CT Scans Reduce Lung Cancer Deaths, Study Confirms
But questions remain about widespread screening
WebMD News Archive
By Randy Dotinga
WEDNESDAY, May 22 (HealthDay News) -- Physicians weighing the benefits and risks of CT scans for detecting lung cancer now have more information to help with the decision. A new analysis of a 2010 U.S. study finds that low-dose CT scans pick up significantly more lung tumors than chest X-rays do.
People with a long history of smoking are at high risk for lung cancer, the deadliest form of cancer in the United States. But doctors have to consider the potential harm of radiation exposure when ordering screening. The initial 2010 trial suggested that the low-dose CT scans can save lives, but they're not yet routine and insurers typically don't pay for them.
"There's a whole bunch of stuff that has to be worked out," said Dr. Norman Edelman, chief medical officer of the American Lung Association. This includes the prospect of expanding screening to a wider group and relying on radiologists less experienced than those who reviewed the lung scans in the initial study.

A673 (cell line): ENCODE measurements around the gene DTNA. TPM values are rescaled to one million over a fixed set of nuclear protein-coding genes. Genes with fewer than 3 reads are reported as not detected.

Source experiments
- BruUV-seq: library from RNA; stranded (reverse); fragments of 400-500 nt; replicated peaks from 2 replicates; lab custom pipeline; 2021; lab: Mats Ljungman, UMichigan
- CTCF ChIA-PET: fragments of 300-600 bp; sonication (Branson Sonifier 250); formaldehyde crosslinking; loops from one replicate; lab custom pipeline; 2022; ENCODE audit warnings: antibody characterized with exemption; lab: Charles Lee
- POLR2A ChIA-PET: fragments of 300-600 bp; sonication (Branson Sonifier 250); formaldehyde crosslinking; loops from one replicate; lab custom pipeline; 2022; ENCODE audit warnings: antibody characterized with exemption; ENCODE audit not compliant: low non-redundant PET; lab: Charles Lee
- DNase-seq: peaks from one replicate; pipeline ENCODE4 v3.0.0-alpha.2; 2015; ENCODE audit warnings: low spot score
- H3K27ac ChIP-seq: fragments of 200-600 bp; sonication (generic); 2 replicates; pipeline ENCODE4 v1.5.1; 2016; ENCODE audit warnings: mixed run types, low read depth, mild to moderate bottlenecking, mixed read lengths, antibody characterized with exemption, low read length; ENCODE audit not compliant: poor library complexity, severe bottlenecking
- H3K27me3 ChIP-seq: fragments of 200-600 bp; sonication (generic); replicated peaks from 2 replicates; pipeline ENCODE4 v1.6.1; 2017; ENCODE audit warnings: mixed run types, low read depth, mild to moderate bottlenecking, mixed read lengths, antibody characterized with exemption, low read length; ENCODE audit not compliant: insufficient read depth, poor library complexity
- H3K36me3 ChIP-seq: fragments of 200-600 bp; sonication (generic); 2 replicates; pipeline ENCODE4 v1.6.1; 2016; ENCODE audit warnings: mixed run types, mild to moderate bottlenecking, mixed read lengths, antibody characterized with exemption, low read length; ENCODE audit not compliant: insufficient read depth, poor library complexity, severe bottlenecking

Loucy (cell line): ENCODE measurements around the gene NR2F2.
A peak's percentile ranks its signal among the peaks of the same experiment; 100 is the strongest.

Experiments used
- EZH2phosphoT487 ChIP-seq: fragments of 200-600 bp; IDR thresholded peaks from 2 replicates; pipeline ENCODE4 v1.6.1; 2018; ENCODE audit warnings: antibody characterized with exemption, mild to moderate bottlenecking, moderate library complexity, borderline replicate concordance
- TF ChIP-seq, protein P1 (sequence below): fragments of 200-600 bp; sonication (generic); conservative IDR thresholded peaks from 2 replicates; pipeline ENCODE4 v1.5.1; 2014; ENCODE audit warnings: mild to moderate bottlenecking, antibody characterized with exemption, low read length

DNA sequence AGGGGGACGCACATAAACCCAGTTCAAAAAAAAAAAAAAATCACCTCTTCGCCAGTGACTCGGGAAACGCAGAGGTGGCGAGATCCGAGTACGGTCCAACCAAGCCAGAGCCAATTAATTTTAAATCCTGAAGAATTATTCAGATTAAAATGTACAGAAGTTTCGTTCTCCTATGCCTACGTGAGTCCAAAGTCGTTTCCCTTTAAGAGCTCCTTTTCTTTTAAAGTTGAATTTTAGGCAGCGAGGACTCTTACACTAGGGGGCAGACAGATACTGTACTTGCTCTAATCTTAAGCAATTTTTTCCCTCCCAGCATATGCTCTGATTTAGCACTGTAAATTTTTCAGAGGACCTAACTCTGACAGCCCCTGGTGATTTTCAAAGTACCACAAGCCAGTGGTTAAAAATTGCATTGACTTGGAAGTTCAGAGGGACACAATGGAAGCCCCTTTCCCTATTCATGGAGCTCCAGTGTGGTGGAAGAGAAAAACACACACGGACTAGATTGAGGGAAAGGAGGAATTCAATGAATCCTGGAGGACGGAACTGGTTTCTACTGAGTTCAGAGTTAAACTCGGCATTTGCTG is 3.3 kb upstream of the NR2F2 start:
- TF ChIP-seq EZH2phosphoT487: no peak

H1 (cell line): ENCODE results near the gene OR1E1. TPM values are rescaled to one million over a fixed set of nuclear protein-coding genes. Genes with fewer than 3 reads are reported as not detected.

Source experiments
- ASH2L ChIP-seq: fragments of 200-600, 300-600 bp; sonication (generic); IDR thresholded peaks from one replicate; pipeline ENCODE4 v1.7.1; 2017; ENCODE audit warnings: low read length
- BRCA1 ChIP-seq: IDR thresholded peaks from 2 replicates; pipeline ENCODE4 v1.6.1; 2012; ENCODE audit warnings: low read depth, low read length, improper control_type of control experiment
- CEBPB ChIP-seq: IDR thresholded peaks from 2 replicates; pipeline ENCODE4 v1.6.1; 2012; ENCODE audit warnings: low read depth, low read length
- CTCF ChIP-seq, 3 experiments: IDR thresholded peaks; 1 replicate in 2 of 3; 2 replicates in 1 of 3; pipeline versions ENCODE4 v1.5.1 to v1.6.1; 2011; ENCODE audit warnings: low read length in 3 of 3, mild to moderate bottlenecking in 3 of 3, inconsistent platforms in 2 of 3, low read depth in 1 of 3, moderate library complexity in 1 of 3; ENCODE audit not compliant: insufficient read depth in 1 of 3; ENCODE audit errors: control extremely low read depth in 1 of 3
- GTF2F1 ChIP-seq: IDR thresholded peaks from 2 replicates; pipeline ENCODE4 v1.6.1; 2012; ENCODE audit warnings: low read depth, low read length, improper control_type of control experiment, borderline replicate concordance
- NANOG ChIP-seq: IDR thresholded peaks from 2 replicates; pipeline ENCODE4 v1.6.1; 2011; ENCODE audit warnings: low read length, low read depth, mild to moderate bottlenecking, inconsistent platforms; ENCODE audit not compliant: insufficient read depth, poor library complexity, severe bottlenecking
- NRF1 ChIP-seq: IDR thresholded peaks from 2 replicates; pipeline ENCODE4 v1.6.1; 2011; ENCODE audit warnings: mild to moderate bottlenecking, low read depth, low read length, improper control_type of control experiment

Already, some medical centers are offering CT lung scans below cost, at $200 or $300, apparently in the hope that they'll recoup their loss by detecting suspicious nodules in the lungs of patients, he said.
About 158,000 people die from lung cancer in the United States each year, often because it's detected too late for effective treatment. The new analysis of the 2010 study indicated that by identifying malignancies sooner, low-dose CT scans will reduce the death tally.
Who should get screened is a question that must be addressed, said Dr. Otis Brawley, chief medical officer and executive vice president of the American Cancer Society. "Everyone wants to jump toward screening as an answer," Brawley said.
The initial study involved 53,000 current and former heavy smokers, aged 55 to 74, who underwent a CT scan or chest X-ray every year for three years, starting in 2002.
By 2010, the death rate among those who got the CT scans was 20 percent lower than for those who got X-rays.
CT scans revealed potential signs of cancer in 27 percent of those scanned, compared to 9 percent of people who got X-rays, the researchers found. In both groups, about 91 percent had at least one more test.